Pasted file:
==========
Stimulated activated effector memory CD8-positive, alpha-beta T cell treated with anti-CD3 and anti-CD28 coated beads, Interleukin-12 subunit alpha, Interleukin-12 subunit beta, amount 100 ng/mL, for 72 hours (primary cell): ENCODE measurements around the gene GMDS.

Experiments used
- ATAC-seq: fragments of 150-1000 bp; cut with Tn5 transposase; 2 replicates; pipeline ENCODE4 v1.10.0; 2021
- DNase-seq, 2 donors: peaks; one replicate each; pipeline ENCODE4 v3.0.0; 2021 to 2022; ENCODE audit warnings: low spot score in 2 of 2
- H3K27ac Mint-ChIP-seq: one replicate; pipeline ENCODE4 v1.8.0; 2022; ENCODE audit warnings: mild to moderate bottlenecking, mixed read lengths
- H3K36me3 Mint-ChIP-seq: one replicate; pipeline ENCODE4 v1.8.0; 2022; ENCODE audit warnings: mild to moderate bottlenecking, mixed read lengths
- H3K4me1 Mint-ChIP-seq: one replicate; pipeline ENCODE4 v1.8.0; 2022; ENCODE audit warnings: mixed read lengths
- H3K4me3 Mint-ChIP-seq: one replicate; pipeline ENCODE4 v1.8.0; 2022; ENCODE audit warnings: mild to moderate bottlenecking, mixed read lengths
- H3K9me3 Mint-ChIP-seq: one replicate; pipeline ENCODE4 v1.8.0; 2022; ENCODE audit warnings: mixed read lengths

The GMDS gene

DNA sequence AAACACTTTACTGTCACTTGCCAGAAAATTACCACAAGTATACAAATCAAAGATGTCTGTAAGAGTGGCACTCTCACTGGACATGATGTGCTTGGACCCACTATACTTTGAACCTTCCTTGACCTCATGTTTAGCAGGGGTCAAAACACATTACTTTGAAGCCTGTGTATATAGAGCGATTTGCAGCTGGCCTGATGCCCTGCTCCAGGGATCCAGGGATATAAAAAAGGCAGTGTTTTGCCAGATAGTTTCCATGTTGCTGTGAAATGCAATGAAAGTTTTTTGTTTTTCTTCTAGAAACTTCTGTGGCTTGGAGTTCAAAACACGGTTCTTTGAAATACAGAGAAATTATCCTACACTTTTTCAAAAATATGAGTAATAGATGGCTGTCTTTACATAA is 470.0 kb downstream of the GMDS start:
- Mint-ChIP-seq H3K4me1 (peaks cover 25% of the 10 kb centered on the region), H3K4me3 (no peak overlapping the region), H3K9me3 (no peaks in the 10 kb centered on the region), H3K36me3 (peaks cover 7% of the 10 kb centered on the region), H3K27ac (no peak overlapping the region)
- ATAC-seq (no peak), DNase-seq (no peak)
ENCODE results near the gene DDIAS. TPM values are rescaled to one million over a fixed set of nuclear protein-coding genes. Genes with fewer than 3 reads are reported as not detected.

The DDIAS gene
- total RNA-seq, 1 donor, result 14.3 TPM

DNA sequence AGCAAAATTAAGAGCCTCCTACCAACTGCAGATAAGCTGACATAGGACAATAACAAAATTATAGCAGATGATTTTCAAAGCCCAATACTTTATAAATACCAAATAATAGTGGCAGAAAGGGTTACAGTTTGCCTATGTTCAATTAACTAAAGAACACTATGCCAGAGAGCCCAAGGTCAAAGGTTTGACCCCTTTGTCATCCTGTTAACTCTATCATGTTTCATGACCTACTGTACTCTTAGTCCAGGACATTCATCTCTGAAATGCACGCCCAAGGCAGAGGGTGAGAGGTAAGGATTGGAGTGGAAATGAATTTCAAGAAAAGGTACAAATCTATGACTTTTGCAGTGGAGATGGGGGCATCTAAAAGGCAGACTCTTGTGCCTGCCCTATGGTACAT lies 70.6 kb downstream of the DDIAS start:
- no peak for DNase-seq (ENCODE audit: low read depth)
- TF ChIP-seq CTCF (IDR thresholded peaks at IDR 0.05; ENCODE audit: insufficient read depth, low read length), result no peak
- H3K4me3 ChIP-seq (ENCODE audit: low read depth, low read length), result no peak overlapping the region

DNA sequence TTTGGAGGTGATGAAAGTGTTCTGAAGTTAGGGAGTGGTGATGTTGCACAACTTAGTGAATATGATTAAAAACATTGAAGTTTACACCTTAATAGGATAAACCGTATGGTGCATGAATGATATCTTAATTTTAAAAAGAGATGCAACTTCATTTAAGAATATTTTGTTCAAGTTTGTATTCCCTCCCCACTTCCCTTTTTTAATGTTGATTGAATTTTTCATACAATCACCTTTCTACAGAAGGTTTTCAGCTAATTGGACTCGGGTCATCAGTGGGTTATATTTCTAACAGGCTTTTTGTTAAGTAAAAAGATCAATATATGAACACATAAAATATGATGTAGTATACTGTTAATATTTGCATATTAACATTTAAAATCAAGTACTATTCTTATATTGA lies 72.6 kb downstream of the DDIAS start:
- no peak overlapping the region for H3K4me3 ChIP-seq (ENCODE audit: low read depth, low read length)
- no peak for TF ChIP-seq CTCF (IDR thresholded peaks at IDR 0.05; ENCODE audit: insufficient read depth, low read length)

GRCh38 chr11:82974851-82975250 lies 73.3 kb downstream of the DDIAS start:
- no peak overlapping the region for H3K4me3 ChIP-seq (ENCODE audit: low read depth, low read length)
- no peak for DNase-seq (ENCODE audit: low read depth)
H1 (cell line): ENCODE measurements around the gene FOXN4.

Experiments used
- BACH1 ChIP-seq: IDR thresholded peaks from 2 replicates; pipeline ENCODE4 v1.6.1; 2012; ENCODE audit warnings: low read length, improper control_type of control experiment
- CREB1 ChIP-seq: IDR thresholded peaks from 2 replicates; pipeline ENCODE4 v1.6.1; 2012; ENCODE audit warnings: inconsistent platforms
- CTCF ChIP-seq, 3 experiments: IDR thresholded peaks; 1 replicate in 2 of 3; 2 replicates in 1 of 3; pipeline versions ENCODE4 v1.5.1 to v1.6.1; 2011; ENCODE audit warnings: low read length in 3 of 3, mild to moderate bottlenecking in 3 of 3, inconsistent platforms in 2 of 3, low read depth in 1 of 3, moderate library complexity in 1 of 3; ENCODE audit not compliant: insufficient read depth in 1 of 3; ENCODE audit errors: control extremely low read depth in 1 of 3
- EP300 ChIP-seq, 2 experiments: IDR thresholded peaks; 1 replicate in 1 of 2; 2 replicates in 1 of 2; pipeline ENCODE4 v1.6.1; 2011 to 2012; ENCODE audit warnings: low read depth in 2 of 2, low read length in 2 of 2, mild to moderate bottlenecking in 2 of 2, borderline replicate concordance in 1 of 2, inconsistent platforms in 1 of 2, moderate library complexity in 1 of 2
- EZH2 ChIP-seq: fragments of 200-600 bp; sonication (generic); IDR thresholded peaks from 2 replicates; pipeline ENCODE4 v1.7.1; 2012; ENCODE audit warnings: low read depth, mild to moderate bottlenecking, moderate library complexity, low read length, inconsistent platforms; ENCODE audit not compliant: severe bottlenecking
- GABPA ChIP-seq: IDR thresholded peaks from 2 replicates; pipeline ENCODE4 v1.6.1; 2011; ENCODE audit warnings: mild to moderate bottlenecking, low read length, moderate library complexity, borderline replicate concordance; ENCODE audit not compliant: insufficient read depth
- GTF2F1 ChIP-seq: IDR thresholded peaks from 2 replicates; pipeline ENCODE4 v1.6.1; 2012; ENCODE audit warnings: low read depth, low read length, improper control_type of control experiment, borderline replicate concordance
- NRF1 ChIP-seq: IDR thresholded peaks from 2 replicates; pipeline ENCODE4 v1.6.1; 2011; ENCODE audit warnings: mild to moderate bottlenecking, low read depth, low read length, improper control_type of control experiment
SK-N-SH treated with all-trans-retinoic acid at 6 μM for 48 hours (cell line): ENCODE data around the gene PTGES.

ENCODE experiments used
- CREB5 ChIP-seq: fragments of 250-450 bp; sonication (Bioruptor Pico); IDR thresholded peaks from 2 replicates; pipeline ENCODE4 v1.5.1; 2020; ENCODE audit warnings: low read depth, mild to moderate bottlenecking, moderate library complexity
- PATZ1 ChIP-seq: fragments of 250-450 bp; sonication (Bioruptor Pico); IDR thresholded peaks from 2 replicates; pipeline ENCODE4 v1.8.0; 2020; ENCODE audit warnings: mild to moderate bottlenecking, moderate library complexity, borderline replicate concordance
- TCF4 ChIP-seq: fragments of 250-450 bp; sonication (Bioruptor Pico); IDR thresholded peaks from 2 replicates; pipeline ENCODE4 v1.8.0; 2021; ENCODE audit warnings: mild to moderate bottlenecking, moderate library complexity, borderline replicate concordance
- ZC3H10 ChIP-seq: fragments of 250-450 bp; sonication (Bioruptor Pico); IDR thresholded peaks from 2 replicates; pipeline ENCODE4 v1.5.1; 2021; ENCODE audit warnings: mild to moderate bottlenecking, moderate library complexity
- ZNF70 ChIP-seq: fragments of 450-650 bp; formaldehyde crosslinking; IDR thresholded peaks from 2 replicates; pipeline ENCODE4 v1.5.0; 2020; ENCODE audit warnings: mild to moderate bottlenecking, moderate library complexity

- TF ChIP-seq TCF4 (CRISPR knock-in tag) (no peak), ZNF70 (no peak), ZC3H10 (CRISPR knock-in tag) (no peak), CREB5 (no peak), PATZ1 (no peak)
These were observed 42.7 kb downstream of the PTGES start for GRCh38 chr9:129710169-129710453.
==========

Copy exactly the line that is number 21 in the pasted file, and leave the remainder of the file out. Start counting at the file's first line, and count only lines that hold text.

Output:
DNA sequence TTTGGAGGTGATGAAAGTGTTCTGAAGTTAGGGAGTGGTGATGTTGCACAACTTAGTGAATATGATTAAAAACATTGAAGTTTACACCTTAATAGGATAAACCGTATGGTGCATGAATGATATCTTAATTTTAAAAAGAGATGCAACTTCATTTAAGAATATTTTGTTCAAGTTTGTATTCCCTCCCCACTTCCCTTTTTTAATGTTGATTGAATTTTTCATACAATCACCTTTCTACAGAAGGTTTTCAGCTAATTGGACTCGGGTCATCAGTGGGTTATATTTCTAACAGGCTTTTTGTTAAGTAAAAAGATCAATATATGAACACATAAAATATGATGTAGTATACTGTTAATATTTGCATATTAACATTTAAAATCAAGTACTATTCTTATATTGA lies 72.6 kb downstream of the DDIAS start: